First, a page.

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Introduction

Here I will treat some basic questions in population genetics. For personal reasons, I tend to include all the algebra.

Per-generation and instantaneous growth rates

What is the relationship between per-generation growth rates and the Malthusian parameter, the instantaneous rate of growth?

Let $\displaystyle n_i(t)$ be the number of organisms of type $\displaystyle i$ at time $\displaystyle t$ , and let $\displaystyle R$ be the per-capita reproductive rate per generation. If $\displaystyle t$ counts generations, then

$\displaystyle n_i(t+1) = n_i(t)R\!$
and
$\displaystyle n_i(t) = n_i(0)R^t.\!$

Now we wish to move to the case where $\displaystyle t$ is continuous and real-valued. As before,

$\displaystyle n_i(t+1) = n_i(t)R\!$
but now
 $\displaystyle n_i(t+\Delta t)\!$ $\displaystyle =n_i(t)R^{\Delta t}\!$ $\displaystyle n_i(t+\Delta t) - n_i(t)\!$ $\displaystyle = n_i(t)R^{\Delta t} - n_i(t)\!$ $\displaystyle \frac{n_i(t+\Delta t) - n_i(t)}{\Delta t}$ $\displaystyle =\frac{n_i(t)R^{\Delta t} - n_i(t)}{\Delta t}$ $\displaystyle \frac{n_i(t+\Delta t) - n_i(t)}{\Delta t}$ $\displaystyle =n_i(t) \frac{R^{\Delta t} - 1}{\Delta t}$ $\displaystyle \lim_{\Delta t \to 0} \left[{n_i(t+\Delta t) - n_i(t) \over \Delta t}\right]$ $\displaystyle =\lim_{\Delta t \to 0} \left[ n_i(t) \frac{R^{\Delta t} - 1}{\Delta t}\right]$ $\displaystyle \frac{d n_i(t)}{dt}$ $\displaystyle =n_i(t) \lim_{\Delta t \to 0} \left[\frac{R^{\Delta t} - 1}{\Delta t}\right]$ $\displaystyle \frac{d n_i(t)}{dt}$ $\displaystyle =n_i(t) \ln R\!$

where the last simplification follows from L'Hôpital's rule. Explicitly, let $\displaystyle \epsilon=\Delta t$ . Then

 $\displaystyle \lim_{\Delta t \to 0} \left[{R^{\Delta t} - 1 \over \Delta t}\right]$ $\displaystyle = \lim_{\epsilon \to 0} \left[\frac{R^{\epsilon} - 1}{\epsilon}\right]$ $\displaystyle =\lim_{\epsilon \to 0} \left[\frac{\frac{d}{d\epsilon}\left(R^{\epsilon} - 1\right)}{\frac{d}{d\epsilon}\epsilon}\right]$ $\displaystyle =\lim_{\epsilon \to 0} \left[\frac{R^{\epsilon}\ln R}{1}\right]$ $\displaystyle =\ln R \lim_{\epsilon \to 0} \left[R^{\epsilon}\right]$ $\displaystyle =\ln R\!$

The solution to the equation

$\displaystyle \frac{d n_i(t)}{dt} = n_i(t) \ln R$
is
$\displaystyle n_i(t) = n_i(0) e^{t\ln R} = n_i(0) R^{t}.\!$
Note that the continuous case and the original discrete-generation case agree for all values of $\displaystyle t$ . We can define the instantaneous growth rate $\displaystyle r = \ln R$ for convenience.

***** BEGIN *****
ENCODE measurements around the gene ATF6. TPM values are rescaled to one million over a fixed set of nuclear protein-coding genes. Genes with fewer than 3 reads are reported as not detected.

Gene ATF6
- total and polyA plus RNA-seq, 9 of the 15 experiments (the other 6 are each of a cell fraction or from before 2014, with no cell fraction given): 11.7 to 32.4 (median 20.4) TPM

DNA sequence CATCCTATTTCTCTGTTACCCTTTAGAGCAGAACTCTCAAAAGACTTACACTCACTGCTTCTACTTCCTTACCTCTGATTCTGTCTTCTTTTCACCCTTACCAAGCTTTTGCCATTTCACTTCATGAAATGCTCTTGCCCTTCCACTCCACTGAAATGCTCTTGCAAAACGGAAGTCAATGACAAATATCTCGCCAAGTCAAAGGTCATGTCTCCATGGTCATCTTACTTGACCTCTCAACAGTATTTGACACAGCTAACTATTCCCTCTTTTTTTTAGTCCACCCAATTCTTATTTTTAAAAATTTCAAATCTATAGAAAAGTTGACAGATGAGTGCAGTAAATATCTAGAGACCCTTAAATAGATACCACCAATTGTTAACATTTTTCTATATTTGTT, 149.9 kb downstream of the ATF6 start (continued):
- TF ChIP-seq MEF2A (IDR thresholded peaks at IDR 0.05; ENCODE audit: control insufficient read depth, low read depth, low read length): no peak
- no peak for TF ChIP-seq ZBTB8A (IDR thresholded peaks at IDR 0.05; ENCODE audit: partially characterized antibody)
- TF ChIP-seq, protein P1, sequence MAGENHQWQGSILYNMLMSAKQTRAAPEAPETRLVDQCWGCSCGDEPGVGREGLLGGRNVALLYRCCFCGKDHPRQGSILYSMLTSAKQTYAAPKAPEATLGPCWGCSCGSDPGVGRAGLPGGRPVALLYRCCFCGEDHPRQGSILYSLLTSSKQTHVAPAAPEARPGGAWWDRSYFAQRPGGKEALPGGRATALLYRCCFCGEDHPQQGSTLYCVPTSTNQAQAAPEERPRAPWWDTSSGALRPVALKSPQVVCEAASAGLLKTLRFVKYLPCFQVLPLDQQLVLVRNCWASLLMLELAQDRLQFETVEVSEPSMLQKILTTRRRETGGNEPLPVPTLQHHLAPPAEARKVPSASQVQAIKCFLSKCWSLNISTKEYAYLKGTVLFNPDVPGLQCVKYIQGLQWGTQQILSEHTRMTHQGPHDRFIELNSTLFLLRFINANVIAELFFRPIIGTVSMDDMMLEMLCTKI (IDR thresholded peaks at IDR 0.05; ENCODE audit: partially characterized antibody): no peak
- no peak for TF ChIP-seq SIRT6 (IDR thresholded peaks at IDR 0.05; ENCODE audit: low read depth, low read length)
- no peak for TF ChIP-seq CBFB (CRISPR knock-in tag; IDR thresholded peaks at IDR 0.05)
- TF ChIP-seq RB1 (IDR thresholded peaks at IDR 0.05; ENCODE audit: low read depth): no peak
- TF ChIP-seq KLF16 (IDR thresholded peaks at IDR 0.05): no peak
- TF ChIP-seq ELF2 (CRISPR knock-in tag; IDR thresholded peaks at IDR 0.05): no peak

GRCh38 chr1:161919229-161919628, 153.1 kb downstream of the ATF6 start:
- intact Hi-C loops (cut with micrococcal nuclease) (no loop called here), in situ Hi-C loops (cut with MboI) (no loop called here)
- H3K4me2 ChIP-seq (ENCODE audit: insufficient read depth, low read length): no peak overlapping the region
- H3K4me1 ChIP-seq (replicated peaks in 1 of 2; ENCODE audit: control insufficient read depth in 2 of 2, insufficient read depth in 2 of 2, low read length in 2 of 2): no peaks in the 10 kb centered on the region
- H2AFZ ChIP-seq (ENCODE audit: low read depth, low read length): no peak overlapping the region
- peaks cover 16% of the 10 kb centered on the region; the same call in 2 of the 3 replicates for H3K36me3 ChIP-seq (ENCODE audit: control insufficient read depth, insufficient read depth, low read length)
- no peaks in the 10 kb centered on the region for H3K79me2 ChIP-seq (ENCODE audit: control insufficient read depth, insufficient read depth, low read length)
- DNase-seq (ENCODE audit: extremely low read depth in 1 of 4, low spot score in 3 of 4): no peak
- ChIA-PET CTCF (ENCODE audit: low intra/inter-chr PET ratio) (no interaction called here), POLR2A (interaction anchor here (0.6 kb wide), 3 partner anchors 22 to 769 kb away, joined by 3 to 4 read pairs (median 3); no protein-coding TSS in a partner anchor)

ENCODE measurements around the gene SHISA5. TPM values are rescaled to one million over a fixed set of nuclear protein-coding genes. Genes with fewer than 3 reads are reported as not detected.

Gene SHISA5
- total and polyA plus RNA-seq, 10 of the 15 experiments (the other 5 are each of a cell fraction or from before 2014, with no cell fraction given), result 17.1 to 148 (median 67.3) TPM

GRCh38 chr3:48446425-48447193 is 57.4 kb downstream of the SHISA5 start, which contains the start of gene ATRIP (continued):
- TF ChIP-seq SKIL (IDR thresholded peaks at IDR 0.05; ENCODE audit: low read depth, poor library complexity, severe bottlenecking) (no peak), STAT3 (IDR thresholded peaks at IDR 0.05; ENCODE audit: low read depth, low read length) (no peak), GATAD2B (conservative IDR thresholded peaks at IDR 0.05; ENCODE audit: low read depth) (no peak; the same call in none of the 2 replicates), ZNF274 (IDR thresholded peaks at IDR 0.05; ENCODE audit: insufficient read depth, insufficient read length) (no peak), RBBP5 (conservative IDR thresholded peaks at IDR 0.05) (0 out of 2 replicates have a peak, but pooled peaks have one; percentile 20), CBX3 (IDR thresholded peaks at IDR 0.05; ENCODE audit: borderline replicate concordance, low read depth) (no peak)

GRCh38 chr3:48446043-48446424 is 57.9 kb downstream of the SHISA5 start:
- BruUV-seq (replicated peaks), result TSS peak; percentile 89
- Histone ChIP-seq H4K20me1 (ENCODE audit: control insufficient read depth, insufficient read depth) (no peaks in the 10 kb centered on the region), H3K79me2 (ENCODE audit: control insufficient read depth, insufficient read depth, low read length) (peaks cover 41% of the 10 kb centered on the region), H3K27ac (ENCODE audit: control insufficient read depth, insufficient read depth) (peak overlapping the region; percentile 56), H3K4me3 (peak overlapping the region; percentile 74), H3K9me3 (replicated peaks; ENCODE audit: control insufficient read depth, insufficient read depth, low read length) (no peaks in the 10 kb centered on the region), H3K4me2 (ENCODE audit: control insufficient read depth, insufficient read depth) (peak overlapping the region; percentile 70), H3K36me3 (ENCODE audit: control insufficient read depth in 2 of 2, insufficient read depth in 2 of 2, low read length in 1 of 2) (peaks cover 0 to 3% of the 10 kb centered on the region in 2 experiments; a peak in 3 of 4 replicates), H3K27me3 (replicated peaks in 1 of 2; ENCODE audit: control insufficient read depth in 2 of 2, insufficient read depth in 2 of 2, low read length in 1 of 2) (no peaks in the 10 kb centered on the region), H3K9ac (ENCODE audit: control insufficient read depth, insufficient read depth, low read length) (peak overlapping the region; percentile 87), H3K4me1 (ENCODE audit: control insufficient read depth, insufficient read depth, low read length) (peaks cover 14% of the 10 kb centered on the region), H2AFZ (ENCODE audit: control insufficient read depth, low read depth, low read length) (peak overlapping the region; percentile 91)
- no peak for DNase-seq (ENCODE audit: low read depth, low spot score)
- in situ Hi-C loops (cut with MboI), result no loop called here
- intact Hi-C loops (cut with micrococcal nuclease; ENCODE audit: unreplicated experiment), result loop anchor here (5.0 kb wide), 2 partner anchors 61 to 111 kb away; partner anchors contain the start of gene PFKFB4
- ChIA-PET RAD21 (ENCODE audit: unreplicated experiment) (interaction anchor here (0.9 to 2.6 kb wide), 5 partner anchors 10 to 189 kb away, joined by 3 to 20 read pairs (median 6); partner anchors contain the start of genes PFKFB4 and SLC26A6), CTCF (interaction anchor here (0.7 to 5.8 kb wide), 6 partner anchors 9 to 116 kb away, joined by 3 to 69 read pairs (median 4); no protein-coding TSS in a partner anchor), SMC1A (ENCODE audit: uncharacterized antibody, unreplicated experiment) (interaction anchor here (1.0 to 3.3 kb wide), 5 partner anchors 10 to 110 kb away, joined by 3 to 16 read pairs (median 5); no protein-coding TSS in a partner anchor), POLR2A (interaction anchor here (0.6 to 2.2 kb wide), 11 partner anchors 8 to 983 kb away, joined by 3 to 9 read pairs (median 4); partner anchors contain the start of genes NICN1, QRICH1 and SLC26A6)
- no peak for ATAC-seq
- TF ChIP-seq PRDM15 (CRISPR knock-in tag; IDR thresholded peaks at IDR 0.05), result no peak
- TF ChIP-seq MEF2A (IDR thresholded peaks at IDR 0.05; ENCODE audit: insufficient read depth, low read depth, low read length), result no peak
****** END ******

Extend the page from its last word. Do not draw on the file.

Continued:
Continuous rate of change

If two organisms grow at different rates, how do their proportions in the population change over time?

Let $\displaystyle r_1$ and $\displaystyle r_2$ be the instantaneous rates of increase of type 1 and type 2, respectively. Then

$\displaystyle {dn_i(t) \over dt} = r_i n_i(t).$
With the total population size
$\displaystyle n(t) = n_1(t) + n_2(t)\!$
we have the proportion of type 1
$\displaystyle p(t) = {n_1(t) \over n(t)}$
$\displaystyle s \equiv s_{12} = r_1 - r_2\!$
Given our interest in understanding the change in gene frequencies, our goal is to compute the rate of change of $\displaystyle p(t)$ .
 $\displaystyle {\partial p(t) \over \partial t}$ $\displaystyle = {\partial \over \partial t}\left({n_1(t) \over n(t)}\right)$ $\displaystyle = {\partial n_1(t) \over \partial t}\left({1 \over n(t)}\right) + n_1(t){-1 \over n(t)^2}{\partial n(t) \over \partial t}$ $\displaystyle = {\partial n_1(t) \over \partial t}\left({1 \over n(t)}\right) + n_1(t){-1 \over n(t)^2}\left({\partial n_1(t) \over \partial t} + {\partial n_2(t) \over \partial t}\right)$ $\displaystyle = {r_1 n_1(t) \over n(t)} - {n_1(t) \over n(t)^2}\left(r_1 n_1(t) + r_2 n_2(t)\right)$ $\displaystyle = {r_1 n_1(t) \over n(t)} - {n_1(t) \over n(t)^2}\left(r_1 n_1(t) + (r_1-s)(n(t)-n_1(t))\right)$ $\displaystyle = {r_1 n_1(t) \over n(t)} - {n_1(t) \over n(t)^2}\left(r_1 n(t) -s n(t) + s n_1(t))\right)$ $\displaystyle = {n_1(t) \over n(t)^2}\left(s n(t) - s n_1(t))\right)$ $\displaystyle = s{n_1(t) \over n(t)}\left(1 - {n_1(t) \over n(t)}\right)$ $\displaystyle = s p(t)(1-p(t))\!$
The logit function $\displaystyle \mathrm{logit} (p) = \ln {p \over 1-p}$ , which takes $\displaystyle p \in [0,1] \to \mathbb{R}$ , induces a more natural space for considering changes in frequencies. In logit terms,